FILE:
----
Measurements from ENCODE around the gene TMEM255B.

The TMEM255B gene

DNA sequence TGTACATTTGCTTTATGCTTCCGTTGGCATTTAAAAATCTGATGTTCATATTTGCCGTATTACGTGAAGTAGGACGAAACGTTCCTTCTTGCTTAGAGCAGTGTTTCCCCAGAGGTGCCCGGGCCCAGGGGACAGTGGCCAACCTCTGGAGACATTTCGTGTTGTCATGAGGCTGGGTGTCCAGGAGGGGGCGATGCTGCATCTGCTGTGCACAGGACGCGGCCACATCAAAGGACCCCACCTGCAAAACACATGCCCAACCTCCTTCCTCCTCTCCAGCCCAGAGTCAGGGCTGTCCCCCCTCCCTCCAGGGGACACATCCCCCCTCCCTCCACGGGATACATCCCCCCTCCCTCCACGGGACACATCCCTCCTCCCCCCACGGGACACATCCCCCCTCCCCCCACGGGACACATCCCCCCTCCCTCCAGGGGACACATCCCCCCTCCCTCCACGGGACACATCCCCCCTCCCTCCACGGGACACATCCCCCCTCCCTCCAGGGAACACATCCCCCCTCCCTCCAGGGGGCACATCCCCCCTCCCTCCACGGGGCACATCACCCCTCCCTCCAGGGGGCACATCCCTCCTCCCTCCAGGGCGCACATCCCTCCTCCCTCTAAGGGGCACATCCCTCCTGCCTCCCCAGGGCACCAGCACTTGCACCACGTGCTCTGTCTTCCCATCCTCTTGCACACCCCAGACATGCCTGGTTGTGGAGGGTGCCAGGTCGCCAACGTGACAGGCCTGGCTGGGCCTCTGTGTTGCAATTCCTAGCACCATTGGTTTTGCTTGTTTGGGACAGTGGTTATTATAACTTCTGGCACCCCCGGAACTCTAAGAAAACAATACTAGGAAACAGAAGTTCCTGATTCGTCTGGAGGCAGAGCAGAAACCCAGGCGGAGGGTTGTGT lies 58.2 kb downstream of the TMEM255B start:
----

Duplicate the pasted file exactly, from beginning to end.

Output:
Measurements from ENCODE around the gene TMEM255B.

The TMEM255B gene

DNA sequence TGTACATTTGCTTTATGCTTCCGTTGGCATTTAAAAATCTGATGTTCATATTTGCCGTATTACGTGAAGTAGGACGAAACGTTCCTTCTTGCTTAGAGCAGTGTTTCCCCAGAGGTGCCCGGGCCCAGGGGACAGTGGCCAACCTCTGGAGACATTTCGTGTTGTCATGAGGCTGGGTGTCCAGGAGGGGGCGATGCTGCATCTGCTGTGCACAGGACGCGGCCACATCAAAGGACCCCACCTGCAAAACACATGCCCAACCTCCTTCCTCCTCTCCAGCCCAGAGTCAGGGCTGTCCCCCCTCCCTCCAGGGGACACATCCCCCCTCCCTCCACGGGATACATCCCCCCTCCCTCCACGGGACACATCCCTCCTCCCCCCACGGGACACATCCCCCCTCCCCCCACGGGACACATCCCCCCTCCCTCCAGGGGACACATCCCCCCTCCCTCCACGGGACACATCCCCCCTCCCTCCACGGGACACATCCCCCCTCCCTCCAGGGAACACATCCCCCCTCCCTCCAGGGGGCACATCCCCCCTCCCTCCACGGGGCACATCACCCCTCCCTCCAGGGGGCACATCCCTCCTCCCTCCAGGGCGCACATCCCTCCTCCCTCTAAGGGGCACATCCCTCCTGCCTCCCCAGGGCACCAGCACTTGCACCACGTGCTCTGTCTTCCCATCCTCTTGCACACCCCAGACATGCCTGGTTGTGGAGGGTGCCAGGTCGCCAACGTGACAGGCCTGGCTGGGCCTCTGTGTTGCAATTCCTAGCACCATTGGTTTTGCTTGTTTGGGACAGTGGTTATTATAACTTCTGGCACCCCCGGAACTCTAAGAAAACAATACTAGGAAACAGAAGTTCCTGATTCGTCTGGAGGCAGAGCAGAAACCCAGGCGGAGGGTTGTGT lies 58.2 kb downstream of the TMEM255B start: